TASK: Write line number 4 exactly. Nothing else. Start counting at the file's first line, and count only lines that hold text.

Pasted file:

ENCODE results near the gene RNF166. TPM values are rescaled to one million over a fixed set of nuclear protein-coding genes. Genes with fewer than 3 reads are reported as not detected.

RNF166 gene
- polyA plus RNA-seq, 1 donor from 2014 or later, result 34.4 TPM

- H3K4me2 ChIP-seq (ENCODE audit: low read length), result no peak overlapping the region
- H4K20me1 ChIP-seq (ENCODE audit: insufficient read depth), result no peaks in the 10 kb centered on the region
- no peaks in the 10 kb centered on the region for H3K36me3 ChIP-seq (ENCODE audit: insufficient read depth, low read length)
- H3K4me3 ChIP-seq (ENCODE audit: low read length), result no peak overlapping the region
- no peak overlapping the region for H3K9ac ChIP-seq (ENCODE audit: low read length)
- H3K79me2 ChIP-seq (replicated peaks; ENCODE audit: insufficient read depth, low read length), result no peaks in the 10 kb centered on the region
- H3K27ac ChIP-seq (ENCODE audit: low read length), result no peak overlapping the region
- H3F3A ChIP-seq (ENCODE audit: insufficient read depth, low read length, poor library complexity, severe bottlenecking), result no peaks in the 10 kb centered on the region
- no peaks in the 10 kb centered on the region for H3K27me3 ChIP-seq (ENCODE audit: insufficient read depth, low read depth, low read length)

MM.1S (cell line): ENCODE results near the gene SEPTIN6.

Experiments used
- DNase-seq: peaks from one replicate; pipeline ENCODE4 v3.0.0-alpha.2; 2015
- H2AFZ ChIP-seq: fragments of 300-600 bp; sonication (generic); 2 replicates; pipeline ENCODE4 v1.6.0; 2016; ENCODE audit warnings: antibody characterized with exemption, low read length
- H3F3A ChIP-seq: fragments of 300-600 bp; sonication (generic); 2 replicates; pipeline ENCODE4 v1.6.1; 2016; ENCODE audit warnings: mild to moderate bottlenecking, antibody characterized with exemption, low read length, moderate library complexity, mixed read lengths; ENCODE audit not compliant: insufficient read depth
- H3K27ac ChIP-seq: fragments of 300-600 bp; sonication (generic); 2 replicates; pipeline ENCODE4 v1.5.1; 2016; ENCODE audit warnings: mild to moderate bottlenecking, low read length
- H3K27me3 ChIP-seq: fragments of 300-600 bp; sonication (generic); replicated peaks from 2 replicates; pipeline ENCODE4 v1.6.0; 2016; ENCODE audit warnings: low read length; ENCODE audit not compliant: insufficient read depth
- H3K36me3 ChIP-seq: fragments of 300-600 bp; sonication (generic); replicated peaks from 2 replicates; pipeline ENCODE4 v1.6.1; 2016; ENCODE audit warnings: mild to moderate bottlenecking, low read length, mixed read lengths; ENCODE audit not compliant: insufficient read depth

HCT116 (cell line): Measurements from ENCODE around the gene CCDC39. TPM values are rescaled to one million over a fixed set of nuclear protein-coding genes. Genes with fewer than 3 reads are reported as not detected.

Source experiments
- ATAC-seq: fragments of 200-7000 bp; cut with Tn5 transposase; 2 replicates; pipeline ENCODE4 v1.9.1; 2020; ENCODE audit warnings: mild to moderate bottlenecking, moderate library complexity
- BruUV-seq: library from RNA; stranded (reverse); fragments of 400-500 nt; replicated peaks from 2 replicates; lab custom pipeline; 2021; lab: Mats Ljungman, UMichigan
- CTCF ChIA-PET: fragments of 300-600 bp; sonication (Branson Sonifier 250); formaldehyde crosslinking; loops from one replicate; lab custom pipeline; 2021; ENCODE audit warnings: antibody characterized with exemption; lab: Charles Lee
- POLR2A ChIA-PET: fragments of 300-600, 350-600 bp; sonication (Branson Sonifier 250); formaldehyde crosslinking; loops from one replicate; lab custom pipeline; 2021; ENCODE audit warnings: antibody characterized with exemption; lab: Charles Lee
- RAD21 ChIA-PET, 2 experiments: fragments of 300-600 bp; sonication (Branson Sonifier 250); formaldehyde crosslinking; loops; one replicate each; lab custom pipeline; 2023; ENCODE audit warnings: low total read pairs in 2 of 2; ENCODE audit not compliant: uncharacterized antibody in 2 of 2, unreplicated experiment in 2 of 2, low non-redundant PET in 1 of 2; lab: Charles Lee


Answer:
- H3K4me2 ChIP-seq (ENCODE audit: low read length), result no peak overlapping the region